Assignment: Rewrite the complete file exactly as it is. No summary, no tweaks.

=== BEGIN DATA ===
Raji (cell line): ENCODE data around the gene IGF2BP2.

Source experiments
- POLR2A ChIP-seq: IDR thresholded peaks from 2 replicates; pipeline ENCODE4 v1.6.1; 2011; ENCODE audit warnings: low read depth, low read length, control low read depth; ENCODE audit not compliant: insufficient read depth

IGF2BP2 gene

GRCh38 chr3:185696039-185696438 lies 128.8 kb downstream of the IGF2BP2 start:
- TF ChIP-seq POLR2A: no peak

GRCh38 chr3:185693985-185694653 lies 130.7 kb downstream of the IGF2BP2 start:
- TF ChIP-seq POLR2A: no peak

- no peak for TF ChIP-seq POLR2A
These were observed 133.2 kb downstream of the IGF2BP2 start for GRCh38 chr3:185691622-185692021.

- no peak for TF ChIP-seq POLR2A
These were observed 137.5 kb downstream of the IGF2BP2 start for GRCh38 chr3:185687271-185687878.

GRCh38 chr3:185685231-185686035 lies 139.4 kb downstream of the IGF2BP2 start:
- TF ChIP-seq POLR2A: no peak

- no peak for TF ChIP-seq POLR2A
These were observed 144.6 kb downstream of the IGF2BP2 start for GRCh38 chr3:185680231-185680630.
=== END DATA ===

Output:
Raji (cell line): ENCODE data around the gene IGF2BP2.

Source experiments
- POLR2A ChIP-seq: IDR thresholded peaks from 2 replicates; pipeline ENCODE4 v1.6.1; 2011; ENCODE audit warnings: low read depth, low read length, control low read depth; ENCODE audit not compliant: insufficient read depth

IGF2BP2 gene

GRCh38 chr3:185696039-185696438 lies 128.8 kb downstream of the IGF2BP2 start:
- TF ChIP-seq POLR2A: no peak

GRCh38 chr3:185693985-185694653 lies 130.7 kb downstream of the IGF2BP2 start:
- TF ChIP-seq POLR2A: no peak

- no peak for TF ChIP-seq POLR2A
These were observed 133.2 kb downstream of the IGF2BP2 start for GRCh38 chr3:185691622-185692021.

- no peak for TF ChIP-seq POLR2A
These were observed 137.5 kb downstream of the IGF2BP2 start for GRCh38 chr3:185687271-185687878.

GRCh38 chr3:185685231-185686035 lies 139.4 kb downstream of the IGF2BP2 start:
- TF ChIP-seq POLR2A: no peak

- no peak for TF ChIP-seq POLR2A
These were observed 144.6 kb downstream of the IGF2BP2 start for GRCh38 chr3:185680231-185680630.